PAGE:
8. 8. Spousal RRSP contributions  Valuable planning tool despite pension income splitting rules  Attribution rules can make withdrawals taxable in the hands of the contributor  Must be no contributions to a spousal RRSP in the year of withdrawal or previous two years to avoid attribution rules  Tip  Contributing to a spousal RRSP before the end of the current year rather than waiting until the first 60 days of the following year cuts the three year attribution period by one year.8
    9. 9. RRSP Contributions in the year you turn 71  RRSP must be wound-up by December 31st of the year an individual turns 71 years of age  Spousal RRSP contributions can be made after 71 if the contributor spouse has RRSP room and the annuitant spouse is 71 or younger  No contributions to an RRSP are allowed beyond this date  Tips  If you have unused RRSP contribution room for 2012, contribute before the end of the year  If you are receiving earned income in 2012, contribute for 2013 by December 31st of 20129
    10. 10. Registered Retirement Savings Plans  Tax Tips for the Home Buyers’ Plan (HBP)  Individuals contemplating a withdrawal under HBP may wish to delay participation until after December 31, 2012 to obtain the following advantages: - Extended time period for purchasing a new home - Extended time period for first repayment by an additional year - Allows an increased period in which multiple withdrawals can be made  If HBP withdrawal are made in 2012, ensure all withdrawals are made by December 31st 2012.10
    11. 11. Registered Education Savings Plan (RESP)  Maximize the Canada Education Savings Grant (CESG) for all eligible children by December 31  If your child turns 15 this year, be sure that by December 31 of this year, an RESP for the child has received either:  At least $2,000, or  At least $100 in any 4 calendar years. Otherwise, the child is ineligible for the CESG in the years he or she turns 16 and 17.  If your child turns 17 or younger this year, contribute what you need to collect your full CESG entitlement for the year11
    12. 12. Tax-Free Savings Account (TFSA)  Tax tips for a TFSA  If planning on using current non-registered investments to contribute to a TFSA - trigger capital losses before the end of the year - Wait at least 30 days prior to repurchasing the asset  Make withdrawals before end of year instead of early next year12
    13. 13. Tax-Free Savings Account (TFSA)  Common Issues  Transfers of existing TFSAs - Transfer assets directly from existing TFSA to another TFSA – Do not withdraw from one TFSA and then re-contribute to another in the same year – If a direct transfer is not done, an over-contribution will be created  Death of the account holder - Spouse-named beneficiary – Direct transfer to surviving spouse’s TFSA or – Contribution of TFSA proceeds at death to surviving spouse’s TFSA – Must be made by December 31st of the year following death - Form RC240 must be filed in either situation13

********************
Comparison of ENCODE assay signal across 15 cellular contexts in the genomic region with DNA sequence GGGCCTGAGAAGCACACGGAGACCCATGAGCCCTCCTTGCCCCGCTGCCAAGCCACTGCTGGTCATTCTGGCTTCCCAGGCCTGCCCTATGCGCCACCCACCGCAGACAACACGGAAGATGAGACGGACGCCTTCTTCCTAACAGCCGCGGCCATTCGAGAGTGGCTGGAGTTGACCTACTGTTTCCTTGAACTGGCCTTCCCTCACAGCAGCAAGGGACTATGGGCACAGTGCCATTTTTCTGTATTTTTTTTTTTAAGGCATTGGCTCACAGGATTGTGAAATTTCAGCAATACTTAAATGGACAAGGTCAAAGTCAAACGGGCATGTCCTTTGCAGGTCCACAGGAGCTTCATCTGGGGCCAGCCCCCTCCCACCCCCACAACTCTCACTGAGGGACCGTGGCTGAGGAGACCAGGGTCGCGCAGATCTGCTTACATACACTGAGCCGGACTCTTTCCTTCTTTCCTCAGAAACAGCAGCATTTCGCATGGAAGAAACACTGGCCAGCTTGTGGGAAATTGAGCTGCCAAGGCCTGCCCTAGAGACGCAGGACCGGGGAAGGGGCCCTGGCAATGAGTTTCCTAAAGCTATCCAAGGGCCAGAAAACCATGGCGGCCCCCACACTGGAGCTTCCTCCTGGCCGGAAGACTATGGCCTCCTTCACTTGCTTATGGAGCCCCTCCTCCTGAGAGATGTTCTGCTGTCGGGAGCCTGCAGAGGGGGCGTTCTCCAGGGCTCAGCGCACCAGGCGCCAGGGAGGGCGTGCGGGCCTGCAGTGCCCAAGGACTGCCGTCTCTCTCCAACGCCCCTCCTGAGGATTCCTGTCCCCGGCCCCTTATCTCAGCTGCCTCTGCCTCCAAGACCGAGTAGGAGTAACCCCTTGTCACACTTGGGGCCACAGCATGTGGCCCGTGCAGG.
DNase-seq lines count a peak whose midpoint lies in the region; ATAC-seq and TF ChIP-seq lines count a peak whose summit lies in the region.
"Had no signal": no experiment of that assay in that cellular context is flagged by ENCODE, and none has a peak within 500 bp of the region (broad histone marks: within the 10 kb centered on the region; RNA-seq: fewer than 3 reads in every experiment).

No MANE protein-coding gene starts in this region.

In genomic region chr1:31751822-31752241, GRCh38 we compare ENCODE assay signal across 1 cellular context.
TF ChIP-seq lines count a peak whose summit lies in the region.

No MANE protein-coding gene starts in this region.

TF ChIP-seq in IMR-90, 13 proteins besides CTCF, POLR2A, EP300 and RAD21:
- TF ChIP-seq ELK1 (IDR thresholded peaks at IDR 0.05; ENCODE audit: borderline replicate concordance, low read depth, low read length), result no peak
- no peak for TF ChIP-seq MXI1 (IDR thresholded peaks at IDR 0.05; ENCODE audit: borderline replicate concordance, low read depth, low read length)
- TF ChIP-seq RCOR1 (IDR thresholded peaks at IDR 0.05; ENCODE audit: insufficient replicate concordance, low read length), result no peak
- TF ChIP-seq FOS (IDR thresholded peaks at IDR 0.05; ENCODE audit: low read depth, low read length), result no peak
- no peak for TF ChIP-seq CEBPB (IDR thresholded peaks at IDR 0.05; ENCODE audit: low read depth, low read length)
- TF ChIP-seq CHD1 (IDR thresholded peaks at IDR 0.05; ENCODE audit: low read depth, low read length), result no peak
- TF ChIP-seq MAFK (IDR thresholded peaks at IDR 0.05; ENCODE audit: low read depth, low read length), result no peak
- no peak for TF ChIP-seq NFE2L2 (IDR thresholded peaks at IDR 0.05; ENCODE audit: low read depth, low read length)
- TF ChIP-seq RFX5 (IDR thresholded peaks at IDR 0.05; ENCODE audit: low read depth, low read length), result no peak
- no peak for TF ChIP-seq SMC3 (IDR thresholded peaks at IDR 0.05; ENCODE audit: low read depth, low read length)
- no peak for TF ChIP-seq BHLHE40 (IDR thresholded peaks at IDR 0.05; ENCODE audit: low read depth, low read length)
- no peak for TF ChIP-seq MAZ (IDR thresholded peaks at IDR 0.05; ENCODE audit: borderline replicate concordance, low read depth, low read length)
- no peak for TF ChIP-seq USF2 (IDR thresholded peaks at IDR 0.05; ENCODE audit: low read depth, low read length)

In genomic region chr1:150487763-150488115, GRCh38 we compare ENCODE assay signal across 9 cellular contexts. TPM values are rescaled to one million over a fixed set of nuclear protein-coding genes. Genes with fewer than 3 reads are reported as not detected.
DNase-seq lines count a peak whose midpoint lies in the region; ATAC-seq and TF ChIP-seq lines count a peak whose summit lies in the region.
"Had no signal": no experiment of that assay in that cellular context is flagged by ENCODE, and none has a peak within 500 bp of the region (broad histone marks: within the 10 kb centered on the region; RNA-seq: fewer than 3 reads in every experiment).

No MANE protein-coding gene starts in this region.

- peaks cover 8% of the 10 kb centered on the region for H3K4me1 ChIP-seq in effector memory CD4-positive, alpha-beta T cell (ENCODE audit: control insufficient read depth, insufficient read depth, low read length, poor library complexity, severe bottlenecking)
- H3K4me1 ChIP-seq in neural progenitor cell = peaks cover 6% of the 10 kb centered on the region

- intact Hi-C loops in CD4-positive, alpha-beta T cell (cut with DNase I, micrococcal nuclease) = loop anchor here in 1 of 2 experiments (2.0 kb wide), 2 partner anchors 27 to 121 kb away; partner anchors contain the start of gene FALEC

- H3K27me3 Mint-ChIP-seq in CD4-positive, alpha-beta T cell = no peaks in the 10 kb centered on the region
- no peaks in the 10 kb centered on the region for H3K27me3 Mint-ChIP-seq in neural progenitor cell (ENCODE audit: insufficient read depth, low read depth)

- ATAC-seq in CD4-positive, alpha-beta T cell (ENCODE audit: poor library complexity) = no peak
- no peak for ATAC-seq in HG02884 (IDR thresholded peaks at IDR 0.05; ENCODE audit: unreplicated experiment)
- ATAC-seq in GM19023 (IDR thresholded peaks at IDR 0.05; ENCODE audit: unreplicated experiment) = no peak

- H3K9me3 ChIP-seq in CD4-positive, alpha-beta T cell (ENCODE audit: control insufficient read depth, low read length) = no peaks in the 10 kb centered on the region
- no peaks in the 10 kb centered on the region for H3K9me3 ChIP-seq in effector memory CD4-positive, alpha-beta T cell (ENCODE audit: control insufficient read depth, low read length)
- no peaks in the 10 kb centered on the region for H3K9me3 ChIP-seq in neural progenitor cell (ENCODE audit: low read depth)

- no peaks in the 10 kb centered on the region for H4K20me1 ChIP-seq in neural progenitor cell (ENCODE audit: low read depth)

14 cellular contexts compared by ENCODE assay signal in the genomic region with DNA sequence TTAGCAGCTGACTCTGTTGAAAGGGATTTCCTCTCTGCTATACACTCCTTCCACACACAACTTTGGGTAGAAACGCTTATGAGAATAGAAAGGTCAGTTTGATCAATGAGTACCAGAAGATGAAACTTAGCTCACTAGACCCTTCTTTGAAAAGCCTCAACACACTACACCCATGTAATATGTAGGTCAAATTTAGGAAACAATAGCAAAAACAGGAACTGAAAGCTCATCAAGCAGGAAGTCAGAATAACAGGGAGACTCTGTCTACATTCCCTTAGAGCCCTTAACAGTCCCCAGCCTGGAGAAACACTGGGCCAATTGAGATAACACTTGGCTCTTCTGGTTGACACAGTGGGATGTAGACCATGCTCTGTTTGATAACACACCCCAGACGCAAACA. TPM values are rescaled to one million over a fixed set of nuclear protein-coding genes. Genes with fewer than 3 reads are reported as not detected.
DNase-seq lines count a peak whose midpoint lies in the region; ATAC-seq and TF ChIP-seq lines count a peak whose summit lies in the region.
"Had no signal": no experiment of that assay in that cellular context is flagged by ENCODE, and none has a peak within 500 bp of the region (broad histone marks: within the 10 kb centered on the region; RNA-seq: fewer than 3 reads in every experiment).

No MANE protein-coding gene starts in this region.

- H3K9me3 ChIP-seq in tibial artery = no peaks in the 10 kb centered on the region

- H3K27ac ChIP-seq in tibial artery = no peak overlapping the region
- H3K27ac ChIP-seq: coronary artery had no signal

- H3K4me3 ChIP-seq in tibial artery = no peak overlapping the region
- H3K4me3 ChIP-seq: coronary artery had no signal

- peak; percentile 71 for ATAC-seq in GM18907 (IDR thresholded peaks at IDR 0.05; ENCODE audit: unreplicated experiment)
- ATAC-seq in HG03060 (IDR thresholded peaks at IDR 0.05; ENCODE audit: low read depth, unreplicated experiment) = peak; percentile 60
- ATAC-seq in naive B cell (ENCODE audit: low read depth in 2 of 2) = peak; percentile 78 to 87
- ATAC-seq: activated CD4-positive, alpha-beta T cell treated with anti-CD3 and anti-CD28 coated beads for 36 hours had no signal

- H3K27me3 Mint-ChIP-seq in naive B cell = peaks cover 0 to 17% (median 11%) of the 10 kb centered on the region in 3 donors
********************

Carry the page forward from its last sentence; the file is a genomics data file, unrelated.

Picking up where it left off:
14. 14. Pay tax-advantaged amounts by year-end  Individuals are taxed on a calendar year basis  Amounts eligible for tax deductions or credits can generally only be claimed if paid in the year  Ensure any amount eligible for tax-advantaged treatment is paid by December 31st14
    15. 15. Items claimed in the year they are paid Tax deductions  Alimony and maintenance  Child care expenses  Interest, investment counsel and other investment expenses  Safety deposit box rental fees  Moving expenses  Tradesperson tool expense Tax credits  Charitable donations  Medical expenses  Political contributions  Tuition fees  Pension Income Credit  Children’s Fitness & Arts tax credits15
    16. 16. Items claimed in the year they are paid Charitable donations Tips Amount Federal Provincial  Consider combining Tax Tax charitable donations made Credit Credit* by each spouse first $200 15% lowest  Consider combining tax rate donations into one year over $200 29% highest  Carry-forward any unused tax rate charitable donations for up * Except in Alberta to five years  Instead of donating cash, consider “gifts in kind”16
    17. 17. Tax Credits  Charitable donations – “Gifts in kind”  Since May 1, 2006 capital gain inclusion rate is 0% for gifts of qualifying securities  Qualifying securities include: - Publically traded securities, and - mutual funds  Tip  Due to reduced capital gains inclusion rate, consider “Gifts in kind” donations rather than cash donations17